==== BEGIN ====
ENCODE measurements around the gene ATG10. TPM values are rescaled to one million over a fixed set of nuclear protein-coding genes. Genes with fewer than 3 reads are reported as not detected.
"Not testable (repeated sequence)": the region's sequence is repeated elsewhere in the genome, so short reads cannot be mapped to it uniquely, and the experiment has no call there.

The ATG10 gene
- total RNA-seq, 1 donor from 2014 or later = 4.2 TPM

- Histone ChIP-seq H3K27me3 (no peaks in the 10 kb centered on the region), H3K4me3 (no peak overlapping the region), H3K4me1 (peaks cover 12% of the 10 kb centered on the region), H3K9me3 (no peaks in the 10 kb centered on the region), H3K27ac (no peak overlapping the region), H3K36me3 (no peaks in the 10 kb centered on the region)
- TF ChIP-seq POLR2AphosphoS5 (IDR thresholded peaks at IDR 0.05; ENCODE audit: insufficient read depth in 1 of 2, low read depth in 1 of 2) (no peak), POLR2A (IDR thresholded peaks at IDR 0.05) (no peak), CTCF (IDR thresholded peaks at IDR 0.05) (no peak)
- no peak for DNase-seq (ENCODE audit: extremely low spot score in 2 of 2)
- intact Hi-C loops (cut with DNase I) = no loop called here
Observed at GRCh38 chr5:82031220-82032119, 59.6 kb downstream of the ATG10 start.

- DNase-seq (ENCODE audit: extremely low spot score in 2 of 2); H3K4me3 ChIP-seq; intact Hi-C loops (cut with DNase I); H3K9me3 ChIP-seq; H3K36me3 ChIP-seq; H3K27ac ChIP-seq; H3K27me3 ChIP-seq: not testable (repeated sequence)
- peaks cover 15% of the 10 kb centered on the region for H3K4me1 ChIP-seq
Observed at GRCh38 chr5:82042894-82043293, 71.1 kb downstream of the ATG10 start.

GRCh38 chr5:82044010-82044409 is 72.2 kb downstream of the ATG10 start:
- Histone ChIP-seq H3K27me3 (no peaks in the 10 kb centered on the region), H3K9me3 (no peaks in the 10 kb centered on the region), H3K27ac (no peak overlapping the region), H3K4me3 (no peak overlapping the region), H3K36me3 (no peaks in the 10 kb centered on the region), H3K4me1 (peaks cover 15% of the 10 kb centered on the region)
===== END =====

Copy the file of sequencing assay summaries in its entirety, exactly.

ENCODE measurements around the gene ATG10. TPM values are rescaled to one million over a fixed set of nuclear protein-coding genes. Genes with fewer than 3 reads are reported as not detected.
"Not testable (repeated sequence)": the region's sequence is repeated elsewhere in the genome, so short reads cannot be mapped to it uniquely, and the experiment has no call there.

The ATG10 gene
- total RNA-seq, 1 donor from 2014 or later = 4.2 TPM

- Histone ChIP-seq H3K27me3 (no peaks in the 10 kb centered on the region), H3K4me3 (no peak overlapping the region), H3K4me1 (peaks cover 12% of the 10 kb centered on the region), H3K9me3 (no peaks in the 10 kb centered on the region), H3K27ac (no peak overlapping the region), H3K36me3 (no peaks in the 10 kb centered on the region)
- TF ChIP-seq POLR2AphosphoS5 (IDR thresholded peaks at IDR 0.05; ENCODE audit: insufficient read depth in 1 of 2, low read depth in 1 of 2) (no peak), POLR2A (IDR thresholded peaks at IDR 0.05) (no peak), CTCF (IDR thresholded peaks at IDR 0.05) (no peak)
- no peak for DNase-seq (ENCODE audit: extremely low spot score in 2 of 2)
- intact Hi-C loops (cut with DNase I) = no loop called here
Observed at GRCh38 chr5:82031220-82032119, 59.6 kb downstream of the ATG10 start.

- DNase-seq (ENCODE audit: extremely low spot score in 2 of 2); H3K4me3 ChIP-seq; intact Hi-C loops (cut with DNase I); H3K9me3 ChIP-seq; H3K36me3 ChIP-seq; H3K27ac ChIP-seq; H3K27me3 ChIP-seq: not testable (repeated sequence)
- peaks cover 15% of the 10 kb centered on the region for H3K4me1 ChIP-seq
Observed at GRCh38 chr5:82042894-82043293, 71.1 kb downstream of the ATG10 start.

GRCh38 chr5:82044010-82044409 is 72.2 kb downstream of the ATG10 start:
- Histone ChIP-seq H3K27me3 (no peaks in the 10 kb centered on the region), H3K9me3 (no peaks in the 10 kb centered on the region), H3K27ac (no peak overlapping the region), H3K4me3 (no peak overlapping the region), H3K36me3 (no peaks in the 10 kb centered on the region), H3K4me1 (peaks cover 15% of the 10 kb centered on the region)